The general election is shaping up to be a fight over the middle class. Both President Barack Obama and Mitt Romney, the GOP frontrunner, have continuously argued in speeches that their policies would most help the middle class.
But Romney’s argument took a hit last night, undercut by a detailed analysis by nonpartisan Tax Policy Center that showed Romney’s plan focuses tax cuts on the rich, while cutting taxes marginally for the middle class. It also would effectively raise taxes on those making less than $40,000 a year, the analysis found, when tax cuts put in place by Obama would be allowed to expire.
"If I'm going to use precious dollars to reduce taxes, I want to focus on where the people are hurting the most, and that's the middle class," Romney said at an Oct. 11 debate. “"I'm not worried about rich people. They are doing just fine. The very poor have a safety net; they're taken care of. But the people in the middle, the hard-working Americans, are the people who need a break. And that is why I focused my tax cut right there."
On Oct. 5, he said the middle class was a victim of “friendly fire” from Obama, who contends he is a “warrior for the middle class.” “If that's the case, I think there has been a severe case of friendly fire,” Romney said. “Because he has not done what the middle class of America needs to have a prosperous and bright future. In fact almost everything he did has hurt the middle class."
But those are increasingly difficult arguments to make when, under Romney’s plan, those making more than $1 million a year would see a tax cut of about $146,000, a 6.9 perent change in after-tax income, while those making between $50,000 and $75,000 would see just an average tax cut of about $250, just a 3.3 percent change, according to the center’s analysis.
In fact, not only is the amount of after-tax income greater the higher the income level, but the percent change also increases the more money someone makes.
The Romney campaign takes issue with the analysis, especially considering these assumptions in the center’s analysis: “TPC’s analysis measures the change in tax liabilities against two alternative baselines: current law, which assumes that the 2001-10 tax cuts all expire in 2013 as scheduled, and current policy, which assumes that the 2011 law is permanent (except for the one-year payroll tax cut and temporary investment incentives). Compared with the current law baseline, the Romney plan would cut taxes for about three-fourths of taxpayers by an average of more than $4,700. In contrast, compared with current policy, about 13 percent of tax units would see their 2015 taxes go up an average of more than $900 while 42 percent would get tax cuts averaging nearly $2,900.”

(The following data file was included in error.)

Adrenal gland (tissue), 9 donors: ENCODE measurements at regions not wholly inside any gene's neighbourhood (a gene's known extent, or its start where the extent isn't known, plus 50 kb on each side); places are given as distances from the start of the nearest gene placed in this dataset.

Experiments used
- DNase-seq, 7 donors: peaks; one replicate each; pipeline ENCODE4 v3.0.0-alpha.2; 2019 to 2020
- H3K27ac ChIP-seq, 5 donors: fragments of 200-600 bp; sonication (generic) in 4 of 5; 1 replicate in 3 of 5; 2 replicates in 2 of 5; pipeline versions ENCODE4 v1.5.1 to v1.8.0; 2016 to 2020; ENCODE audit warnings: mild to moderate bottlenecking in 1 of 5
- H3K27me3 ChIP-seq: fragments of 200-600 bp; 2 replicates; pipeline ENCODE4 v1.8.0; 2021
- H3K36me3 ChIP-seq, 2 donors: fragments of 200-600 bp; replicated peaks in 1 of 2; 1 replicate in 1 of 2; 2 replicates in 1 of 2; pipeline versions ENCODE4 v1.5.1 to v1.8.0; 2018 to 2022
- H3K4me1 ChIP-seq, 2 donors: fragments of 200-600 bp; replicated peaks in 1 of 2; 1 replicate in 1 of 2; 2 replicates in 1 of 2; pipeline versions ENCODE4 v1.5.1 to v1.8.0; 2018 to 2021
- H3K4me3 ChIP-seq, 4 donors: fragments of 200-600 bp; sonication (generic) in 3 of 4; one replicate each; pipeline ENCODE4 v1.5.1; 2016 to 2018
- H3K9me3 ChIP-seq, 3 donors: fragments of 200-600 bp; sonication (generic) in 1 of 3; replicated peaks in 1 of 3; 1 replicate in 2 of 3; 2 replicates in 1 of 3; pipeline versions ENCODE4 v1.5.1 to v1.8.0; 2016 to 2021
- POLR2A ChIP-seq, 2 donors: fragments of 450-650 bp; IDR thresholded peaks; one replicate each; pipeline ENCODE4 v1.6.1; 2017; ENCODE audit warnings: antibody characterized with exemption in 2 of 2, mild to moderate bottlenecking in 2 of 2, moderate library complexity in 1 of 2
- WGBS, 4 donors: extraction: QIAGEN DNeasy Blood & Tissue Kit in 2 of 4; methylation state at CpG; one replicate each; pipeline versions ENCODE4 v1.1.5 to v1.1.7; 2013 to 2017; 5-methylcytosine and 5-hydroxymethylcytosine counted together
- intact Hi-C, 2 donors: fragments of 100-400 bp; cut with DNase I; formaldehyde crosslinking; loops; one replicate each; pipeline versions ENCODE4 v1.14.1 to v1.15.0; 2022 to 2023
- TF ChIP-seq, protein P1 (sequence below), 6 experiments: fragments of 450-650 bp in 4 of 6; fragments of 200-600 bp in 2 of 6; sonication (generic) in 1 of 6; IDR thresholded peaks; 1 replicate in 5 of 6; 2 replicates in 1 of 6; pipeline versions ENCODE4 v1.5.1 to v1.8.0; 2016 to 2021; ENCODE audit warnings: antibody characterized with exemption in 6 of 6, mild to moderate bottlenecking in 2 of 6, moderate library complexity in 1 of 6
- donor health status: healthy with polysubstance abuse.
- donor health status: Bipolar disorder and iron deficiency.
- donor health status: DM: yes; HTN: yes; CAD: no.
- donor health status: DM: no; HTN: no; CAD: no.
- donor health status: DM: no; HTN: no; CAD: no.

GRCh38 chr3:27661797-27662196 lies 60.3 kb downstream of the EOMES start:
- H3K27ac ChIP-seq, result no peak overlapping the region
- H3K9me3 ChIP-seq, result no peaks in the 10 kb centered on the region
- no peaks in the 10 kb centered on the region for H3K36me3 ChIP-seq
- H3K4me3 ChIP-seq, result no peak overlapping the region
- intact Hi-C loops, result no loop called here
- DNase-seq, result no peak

Romney spokeswoman Andrea Saul said in an email: “Mitt Romney has not proposed raising taxes. In fact, he laid out a blueprint for governing that includes dramatic spending cuts to reduce the deficit and pro-growth tax policies that permanently extend the Bush tax cuts, dramatically cut the corporate tax rate to create jobs, and deliver real tax relief to middle-income taxpayers. President Obama has raised taxes 19 times, stunting our economic growth and leading us further down the path toward a European-style entitlement society.”
Here’s how the numbers break down from the Tax Policy Center’s table:
Less than $10,000: $112 increase
$10,000-$20,000: $191 increase
$20,000-$30,000: $126 increase
$30,000-$40,000: $14 increase
$40,000-$50,000: $27 cut
$50,000-$75,000: $249 cut
$100,000-$200,000: $1,146 cut
$200,000-$500,000: $5,195 cut
$500,000-$1 million: $19,853
$1 million or more: $145,568